A recent survey by Platforum revealed that there is a mixed understanding of the basic concept of value investing among advisers, with many confusing it with speculating on particular countries or capitalising on political changes that might affect markets.
The whitepaper said while some were able to define it clearly and accurately, many could not.
The performance differential between value and growth indices highlights the important distinction between the two styles. Over three years, the MSCI UK value index has delivered half the performance of its growth counterpart, returning 14.2% compared with 28.5%. Likewise, US growth stocks in the S&P 500 have also outperformed their value rivals over the same period.
Performance between value and growth indices for UK and US equities
Graham Bentley, managing director at Gbi2, argues it is unacceptable for advisers to not understand investment. “Would you allow an unqualified surgeon to operate on you or your family, let alone pay for it? Would advisers be happy if unqualified people were offering financial planning services? I suspect not,” he says.
Bentley says many adviser-managed portfolios are run using platform-provided asset allocation “boxes” populated by passive funds or actives plucked from a list based on past performance ratings.
“This is ‘painting by numbers’ investment management, requiring no expertise, performed as a justification for charging an ongoing ad valorem fee – often 1% and more – that is somewhat more profitable than a one-off fee for ad hoc financial planning.
“A client could go through the same automated, easy-to-follow process for themselves and save 1%. If you’re not qualified to offer your clients investment management, then don’t – either recruit staff who are qualified, or outsource it to professionals.”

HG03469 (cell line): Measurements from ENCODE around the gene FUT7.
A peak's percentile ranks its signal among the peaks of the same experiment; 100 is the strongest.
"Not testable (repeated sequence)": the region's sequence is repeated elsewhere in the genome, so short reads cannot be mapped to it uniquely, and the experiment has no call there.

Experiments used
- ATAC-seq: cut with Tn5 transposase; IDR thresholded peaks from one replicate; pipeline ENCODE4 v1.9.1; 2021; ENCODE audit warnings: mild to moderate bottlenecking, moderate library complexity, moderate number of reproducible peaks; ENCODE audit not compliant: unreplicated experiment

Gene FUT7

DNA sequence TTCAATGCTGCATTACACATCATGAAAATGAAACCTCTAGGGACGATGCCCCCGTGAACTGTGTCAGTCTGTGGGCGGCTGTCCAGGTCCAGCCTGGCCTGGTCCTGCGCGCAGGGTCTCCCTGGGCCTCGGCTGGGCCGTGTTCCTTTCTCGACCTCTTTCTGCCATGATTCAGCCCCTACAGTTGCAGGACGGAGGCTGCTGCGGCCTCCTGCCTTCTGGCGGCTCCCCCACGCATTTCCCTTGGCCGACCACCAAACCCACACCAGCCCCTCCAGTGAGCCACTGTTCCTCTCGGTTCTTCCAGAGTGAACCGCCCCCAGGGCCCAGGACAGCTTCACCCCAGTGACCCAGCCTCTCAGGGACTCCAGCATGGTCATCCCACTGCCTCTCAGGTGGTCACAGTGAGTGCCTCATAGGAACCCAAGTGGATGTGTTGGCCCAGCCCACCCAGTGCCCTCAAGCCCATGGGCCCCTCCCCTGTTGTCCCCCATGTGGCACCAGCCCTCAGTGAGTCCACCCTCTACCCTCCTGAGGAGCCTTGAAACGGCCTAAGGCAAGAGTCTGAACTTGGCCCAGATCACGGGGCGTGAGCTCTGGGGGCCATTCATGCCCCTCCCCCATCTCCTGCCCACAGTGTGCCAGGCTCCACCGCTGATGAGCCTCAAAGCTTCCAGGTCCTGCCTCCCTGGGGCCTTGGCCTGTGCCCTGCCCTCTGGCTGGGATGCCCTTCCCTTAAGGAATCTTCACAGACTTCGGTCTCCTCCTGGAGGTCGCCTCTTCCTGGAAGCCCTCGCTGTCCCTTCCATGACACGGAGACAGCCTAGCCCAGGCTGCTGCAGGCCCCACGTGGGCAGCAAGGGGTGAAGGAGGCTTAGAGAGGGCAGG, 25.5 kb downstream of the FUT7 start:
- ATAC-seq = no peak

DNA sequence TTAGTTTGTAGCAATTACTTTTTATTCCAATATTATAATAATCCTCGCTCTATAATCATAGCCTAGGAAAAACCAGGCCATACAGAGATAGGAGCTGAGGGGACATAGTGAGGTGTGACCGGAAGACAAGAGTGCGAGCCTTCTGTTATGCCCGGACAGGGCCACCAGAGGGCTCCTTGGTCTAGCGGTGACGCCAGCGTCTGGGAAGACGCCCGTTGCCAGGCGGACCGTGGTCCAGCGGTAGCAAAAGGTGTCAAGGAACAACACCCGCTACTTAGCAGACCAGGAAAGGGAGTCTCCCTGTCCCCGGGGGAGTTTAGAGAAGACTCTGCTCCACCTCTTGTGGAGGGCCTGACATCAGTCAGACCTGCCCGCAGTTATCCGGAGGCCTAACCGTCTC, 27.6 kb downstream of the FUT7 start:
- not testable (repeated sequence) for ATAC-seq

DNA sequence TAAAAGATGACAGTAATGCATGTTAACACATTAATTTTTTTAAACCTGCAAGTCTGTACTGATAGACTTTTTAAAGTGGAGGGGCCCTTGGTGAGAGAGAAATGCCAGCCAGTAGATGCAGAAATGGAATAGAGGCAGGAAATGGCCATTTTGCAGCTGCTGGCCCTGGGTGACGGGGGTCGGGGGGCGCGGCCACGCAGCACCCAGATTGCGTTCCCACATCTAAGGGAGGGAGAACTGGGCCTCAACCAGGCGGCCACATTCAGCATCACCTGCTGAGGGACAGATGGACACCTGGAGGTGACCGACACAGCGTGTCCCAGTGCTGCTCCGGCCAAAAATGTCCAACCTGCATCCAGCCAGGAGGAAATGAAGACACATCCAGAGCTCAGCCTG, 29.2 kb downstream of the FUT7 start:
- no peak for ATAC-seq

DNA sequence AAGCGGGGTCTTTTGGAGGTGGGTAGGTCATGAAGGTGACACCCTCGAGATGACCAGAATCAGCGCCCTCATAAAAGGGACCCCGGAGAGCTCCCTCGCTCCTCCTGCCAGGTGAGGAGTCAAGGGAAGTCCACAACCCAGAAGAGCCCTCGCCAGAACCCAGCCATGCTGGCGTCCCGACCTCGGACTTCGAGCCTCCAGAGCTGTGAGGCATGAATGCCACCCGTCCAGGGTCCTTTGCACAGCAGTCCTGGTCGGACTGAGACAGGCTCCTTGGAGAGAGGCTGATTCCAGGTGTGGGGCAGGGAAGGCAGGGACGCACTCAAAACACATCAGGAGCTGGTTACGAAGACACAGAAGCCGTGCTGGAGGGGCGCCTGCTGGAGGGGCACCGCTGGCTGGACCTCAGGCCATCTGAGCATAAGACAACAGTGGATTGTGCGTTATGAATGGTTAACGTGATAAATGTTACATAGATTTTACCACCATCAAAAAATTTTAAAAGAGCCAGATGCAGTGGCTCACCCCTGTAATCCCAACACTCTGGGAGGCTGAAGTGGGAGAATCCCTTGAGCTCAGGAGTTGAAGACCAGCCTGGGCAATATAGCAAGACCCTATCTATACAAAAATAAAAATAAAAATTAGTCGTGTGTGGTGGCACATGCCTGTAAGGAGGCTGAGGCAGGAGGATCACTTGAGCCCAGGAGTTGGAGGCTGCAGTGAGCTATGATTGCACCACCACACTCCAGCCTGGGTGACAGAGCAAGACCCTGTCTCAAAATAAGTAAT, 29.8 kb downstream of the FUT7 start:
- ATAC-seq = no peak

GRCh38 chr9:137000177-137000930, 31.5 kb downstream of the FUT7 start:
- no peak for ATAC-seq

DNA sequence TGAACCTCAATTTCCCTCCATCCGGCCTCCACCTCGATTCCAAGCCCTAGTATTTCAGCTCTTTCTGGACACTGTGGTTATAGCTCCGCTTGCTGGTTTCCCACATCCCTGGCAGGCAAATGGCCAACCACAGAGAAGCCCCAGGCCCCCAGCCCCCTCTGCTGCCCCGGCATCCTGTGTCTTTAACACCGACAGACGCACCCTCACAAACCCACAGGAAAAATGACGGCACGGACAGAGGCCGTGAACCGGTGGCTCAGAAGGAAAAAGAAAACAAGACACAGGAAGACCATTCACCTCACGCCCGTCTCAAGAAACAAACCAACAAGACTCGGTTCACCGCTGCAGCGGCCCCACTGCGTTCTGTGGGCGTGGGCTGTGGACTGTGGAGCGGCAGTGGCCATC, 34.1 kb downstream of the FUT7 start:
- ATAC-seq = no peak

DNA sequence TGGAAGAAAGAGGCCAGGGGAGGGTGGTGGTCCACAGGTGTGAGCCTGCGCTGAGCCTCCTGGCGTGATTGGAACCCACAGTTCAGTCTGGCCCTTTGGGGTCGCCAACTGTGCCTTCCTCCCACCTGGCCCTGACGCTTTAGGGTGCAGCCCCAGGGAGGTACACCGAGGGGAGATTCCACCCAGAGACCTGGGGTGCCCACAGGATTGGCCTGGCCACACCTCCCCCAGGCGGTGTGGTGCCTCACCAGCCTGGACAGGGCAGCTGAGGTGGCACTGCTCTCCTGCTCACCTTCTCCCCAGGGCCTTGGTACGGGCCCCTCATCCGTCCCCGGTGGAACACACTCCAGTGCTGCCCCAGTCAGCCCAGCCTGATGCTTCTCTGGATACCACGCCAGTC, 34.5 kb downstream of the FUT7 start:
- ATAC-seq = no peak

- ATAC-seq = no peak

Advisers shouldn’t run money
Portfolio Adviser spoke to a number of experts in the industry and the consensus view was that while financial planning and investment are two separate jobs, an adviser should have an understanding of the underlying dynamics driving investments.
Clive Waller, managing director at CWC Research, explains that when first began in the industry 90% of adviser firms were running money to a greater extent and now this is under 10%. He adds it is the tiny firms, those least qualified, that are still doing this.
“No big firm will risk their ability to continue trading by allowing advisers to be pretend asset managers,” he says.
Waller states matter of factly: “Advisers should not run money.”
“I read and hear things from advisers that indicate they shouldn’t carry more than a tenner in their wallet as they are clearly too incompetent to manage it. You only have to look at the blogs. Then I meet advisers whose knowledge of investment is awesome.
“Financial planning is complex enough on its own,” he adds. “There are one or two exceptions who are just stupidly intelligent and can do both. All advisers should have a single GP qualification that includes investment studies to quite a high level so that they can act as GPs – you can currently be a chartered/certified financial planner with very limited investment knowledge.